|Trip my son? I think not.|
I, however, became a ball of simmering, vindictive rage when this kid's mother, who had also witnessed the event, did absolutely nothing. This kid was a known factor at playgroup. He loved to push others down, grab toys and was, in general, a mean spirited little bastardo whose behavior went unchecked because his mother chose to ignore it. I learned that talking to the woman about it was useless. Either she didn't care, was too exhausted from coping with this deviant at home or was as much of a jerk as he was.
After another incident involving Tom, I realized that something had to be done and took it upon myself to threaten the kid personally. Whispering something really mean into his tiny ear, I recognized that evil of his caliber could only be affected by evil of equal magnitude. And, if he repeated it to anyone---which, to my knowledege, he never did--no one would have believed that someone as apparently (hahahahahaha!!) sane as I would ever say such things to a small child.
To sum it up---it worked. He stopped his aggressively nasty behavior (and avoided me like the plague) and, although they left playgroup a few months later, the remaining time with him was uneventful. Needless to say, I never mentioned this to any other mothers from that group but I can now say, "You are most welcome." I did tell my husband who has been patiently waiting for us to get sued for over 20 years.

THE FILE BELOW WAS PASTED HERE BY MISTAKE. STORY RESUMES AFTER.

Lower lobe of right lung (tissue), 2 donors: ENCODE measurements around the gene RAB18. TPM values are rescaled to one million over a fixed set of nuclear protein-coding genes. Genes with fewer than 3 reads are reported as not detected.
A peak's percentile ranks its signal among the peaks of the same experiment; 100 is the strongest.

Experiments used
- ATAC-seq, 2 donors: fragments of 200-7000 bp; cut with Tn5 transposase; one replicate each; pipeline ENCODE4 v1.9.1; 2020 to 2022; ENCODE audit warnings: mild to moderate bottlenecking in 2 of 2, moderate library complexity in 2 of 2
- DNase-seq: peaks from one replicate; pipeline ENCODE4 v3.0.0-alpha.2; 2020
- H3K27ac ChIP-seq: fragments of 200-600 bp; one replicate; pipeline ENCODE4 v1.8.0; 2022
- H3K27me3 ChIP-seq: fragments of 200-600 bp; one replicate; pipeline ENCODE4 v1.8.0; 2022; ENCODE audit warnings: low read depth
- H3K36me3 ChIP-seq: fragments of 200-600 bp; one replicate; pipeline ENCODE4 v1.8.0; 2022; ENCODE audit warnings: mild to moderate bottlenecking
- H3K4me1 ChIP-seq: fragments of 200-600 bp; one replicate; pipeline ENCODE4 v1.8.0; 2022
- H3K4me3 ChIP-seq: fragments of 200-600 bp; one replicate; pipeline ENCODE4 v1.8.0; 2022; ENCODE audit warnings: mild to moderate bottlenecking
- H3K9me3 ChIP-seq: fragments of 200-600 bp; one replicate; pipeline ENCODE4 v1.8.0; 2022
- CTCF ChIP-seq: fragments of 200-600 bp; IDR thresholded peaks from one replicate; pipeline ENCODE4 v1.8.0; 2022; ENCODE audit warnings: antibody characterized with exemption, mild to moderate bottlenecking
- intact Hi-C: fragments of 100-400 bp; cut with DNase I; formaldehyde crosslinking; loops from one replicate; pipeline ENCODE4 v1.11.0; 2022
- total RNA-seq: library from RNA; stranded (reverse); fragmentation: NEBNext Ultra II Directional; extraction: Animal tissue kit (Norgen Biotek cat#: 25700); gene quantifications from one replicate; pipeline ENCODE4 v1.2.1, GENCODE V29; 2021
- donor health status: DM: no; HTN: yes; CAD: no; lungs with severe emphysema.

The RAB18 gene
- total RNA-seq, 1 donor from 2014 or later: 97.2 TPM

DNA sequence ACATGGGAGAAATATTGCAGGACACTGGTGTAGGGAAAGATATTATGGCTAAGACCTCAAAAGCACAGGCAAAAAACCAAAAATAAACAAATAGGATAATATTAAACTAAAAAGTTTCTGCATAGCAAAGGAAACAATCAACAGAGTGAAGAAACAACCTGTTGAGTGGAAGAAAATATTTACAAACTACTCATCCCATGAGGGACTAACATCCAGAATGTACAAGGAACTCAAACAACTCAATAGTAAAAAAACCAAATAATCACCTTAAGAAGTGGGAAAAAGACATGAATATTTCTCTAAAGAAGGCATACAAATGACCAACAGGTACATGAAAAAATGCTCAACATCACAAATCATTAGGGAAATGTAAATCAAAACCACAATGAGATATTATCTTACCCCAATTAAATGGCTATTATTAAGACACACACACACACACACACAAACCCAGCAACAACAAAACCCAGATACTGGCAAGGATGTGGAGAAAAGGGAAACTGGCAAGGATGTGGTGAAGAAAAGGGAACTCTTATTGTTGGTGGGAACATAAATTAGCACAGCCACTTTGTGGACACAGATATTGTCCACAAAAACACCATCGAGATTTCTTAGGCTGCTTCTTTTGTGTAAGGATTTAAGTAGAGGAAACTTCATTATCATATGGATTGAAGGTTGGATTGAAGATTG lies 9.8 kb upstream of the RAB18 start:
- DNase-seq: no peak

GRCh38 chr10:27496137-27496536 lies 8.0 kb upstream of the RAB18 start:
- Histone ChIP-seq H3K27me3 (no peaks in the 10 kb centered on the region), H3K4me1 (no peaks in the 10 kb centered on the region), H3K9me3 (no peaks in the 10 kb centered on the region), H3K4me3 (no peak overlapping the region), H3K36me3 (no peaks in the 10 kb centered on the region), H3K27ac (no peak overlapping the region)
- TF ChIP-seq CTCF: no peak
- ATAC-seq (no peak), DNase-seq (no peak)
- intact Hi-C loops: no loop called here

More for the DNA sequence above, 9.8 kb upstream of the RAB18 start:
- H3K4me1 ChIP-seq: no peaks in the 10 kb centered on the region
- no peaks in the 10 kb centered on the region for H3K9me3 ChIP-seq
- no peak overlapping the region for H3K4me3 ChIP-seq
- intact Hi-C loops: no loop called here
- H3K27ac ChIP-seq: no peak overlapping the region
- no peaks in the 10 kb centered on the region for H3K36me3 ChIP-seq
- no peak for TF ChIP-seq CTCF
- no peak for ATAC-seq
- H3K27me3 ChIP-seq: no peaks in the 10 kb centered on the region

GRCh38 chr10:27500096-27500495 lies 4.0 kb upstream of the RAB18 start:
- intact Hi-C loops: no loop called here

My point is this: The Jets coach who tripped that young player on the sidelines should be put in a room with that kid's mother for about an hour. I doubt he'd try anything that low and unsportsmanlike again.
Maternally administered vigilante justice is very powerful. Perhaps my whispered words into the ear of that budding playgroup bully saved him from a life of crime or, perhaps, all of you now think I am a certified maniac. Regardless, I did what a mother does if someone trips her kid. And, if anyone does it again to either of my two grown up lummoxes, you can expect it to happen again.